Schubert, joined by his close friend Alfons Dornauer, as well as fellow competition climber Domen Škofic, spent three weeks in Margalef, with 19 total climbing days on the route.
For the first week, the team spent their time cleaning the route, working beta, and dialing in the tricky crux sequence. From there, Schubert started working the route from the ground up. After only 10 days on the wall, Schubert started to show promise, managing to get through the crux sequence for the first time, although quickly became too pumped to complete the climb.
He came tantalizingly close on the 9th of November, but slipped off the boulder problem on the lip of the final slab section.
On his second last day of the trip, on the 11th November, Schubert topped out the route and bagged the third ascent of Perfecto Mundo, and became the fourth climber to achieve the grade of 9b+.
Perfecto Mundo has proved a test piece for the world-class climbing elite, denying legendary athletes like Chris Sharma and Adam Ondra.
Despite attempting the route on countless occasions over 10 years, Sharma has never been able to link the climb from the ground. He came close on several occasions, reaching his highest point to date on the same day he sent First Round First Minutein March 2011. He also got close to a send in 2013, although it was around this time that Ondra started to show interest in Sharma’s other long-term 9b+ projectLa Dura Dura, that Chris shifted his focus.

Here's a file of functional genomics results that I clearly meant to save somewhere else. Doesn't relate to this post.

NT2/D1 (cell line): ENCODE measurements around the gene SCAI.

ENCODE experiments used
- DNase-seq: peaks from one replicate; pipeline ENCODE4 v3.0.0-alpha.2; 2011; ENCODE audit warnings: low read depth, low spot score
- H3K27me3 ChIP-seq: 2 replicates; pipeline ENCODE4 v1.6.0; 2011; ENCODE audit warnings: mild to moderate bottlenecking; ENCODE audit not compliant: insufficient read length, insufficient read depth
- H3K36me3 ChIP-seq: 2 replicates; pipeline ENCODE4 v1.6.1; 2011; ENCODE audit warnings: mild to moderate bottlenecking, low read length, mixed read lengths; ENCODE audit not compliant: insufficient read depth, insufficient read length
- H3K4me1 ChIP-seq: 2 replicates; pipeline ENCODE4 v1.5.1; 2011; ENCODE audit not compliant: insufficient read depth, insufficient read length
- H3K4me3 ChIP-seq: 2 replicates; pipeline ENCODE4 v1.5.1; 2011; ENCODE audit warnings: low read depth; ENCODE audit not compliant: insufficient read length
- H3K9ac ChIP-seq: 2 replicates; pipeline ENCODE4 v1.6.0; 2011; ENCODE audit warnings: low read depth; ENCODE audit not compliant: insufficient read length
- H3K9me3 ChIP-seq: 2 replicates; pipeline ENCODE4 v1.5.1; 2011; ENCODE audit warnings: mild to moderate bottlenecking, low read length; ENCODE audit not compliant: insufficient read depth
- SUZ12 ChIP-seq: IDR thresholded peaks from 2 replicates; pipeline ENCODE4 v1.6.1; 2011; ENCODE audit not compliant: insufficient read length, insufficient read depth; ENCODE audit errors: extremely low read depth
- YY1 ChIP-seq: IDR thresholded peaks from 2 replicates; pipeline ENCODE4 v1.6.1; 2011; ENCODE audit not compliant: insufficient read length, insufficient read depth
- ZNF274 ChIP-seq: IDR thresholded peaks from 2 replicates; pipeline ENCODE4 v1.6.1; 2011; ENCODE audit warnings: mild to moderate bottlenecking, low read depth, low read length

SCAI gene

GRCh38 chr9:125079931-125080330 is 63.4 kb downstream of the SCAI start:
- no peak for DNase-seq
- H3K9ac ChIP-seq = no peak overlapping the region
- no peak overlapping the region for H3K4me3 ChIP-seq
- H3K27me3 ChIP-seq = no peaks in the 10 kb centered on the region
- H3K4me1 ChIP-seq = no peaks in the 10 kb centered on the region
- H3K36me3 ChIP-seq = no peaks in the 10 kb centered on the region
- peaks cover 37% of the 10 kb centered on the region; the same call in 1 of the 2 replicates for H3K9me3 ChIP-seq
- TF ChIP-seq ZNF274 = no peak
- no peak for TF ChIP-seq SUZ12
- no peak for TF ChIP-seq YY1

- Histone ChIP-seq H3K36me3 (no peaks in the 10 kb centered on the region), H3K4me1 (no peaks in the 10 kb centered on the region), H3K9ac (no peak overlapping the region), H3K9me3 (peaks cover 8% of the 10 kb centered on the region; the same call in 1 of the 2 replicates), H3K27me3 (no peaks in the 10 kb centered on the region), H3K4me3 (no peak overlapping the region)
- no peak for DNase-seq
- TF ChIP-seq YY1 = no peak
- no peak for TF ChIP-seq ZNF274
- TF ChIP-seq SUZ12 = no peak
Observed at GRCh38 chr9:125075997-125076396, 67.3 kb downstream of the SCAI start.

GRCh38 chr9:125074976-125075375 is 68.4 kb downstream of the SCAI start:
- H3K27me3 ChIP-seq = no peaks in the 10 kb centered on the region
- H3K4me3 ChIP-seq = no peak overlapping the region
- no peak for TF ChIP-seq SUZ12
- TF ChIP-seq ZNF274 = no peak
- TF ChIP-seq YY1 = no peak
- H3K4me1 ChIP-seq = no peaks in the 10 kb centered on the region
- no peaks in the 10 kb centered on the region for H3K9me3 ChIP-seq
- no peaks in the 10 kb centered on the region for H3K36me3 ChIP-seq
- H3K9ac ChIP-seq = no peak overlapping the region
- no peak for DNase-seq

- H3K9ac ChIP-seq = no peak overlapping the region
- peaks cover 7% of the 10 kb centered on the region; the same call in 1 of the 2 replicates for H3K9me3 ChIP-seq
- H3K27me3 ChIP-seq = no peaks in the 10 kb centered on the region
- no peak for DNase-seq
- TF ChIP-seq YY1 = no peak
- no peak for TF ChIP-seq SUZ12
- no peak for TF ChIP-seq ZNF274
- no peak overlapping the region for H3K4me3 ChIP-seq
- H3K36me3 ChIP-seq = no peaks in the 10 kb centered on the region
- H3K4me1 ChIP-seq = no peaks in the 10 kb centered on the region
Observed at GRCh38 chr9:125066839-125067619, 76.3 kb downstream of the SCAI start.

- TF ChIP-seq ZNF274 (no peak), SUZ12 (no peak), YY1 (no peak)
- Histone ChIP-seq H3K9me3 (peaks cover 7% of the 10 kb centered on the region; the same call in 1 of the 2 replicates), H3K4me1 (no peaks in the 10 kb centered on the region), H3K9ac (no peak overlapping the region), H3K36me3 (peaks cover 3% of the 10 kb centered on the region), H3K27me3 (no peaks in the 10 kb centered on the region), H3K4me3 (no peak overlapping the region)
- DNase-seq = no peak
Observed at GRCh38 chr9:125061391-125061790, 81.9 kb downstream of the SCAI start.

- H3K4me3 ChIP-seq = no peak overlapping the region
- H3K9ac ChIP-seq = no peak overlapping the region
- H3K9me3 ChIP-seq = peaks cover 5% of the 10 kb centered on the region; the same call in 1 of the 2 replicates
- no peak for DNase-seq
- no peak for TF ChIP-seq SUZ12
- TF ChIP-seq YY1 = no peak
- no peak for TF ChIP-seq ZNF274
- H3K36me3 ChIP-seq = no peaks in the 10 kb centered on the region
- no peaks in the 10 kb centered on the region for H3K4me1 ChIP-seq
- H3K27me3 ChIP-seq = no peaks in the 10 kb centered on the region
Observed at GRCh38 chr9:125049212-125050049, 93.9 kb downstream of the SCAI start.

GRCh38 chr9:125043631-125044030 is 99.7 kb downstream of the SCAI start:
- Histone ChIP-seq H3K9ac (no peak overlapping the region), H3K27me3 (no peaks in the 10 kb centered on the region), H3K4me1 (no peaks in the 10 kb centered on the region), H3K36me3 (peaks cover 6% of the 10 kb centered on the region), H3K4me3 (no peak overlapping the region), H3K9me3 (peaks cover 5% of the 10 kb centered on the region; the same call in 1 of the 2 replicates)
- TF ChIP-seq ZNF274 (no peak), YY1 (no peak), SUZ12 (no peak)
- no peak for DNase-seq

Perfect Mundo also stopped Adam Ondra in his tracks in October 2020. Adam himself admits that the pocket-pulling nature of Margalef routes is not his forte and he had been avoiding the route since Mego’s first ascent two years prior, being somewhat intimidated by it.
Nevertheless, Ondra committed to a 44-day trip to Margalef in the hopes of bagging the fourth ascent of the route. It quickly became clear that the route had become just as much a mental challenge as it was a physical one for the Czech climber and the poor weather conditions hampered any chances of success on the route.
Meet Angel, a former desk-jockey turned global wanderer. After catching a severe case of the climbing (and travel) bug, she's now a world traveller, living the dirtbag dream. Highballs? Too mainstream for her taste. She's all about the thrills of lowballs, where the real action happens. Nowadays, you'll find her in Thailand, either precariously balanced on a granite slab or trading stories with Nemo and his buddies underwater!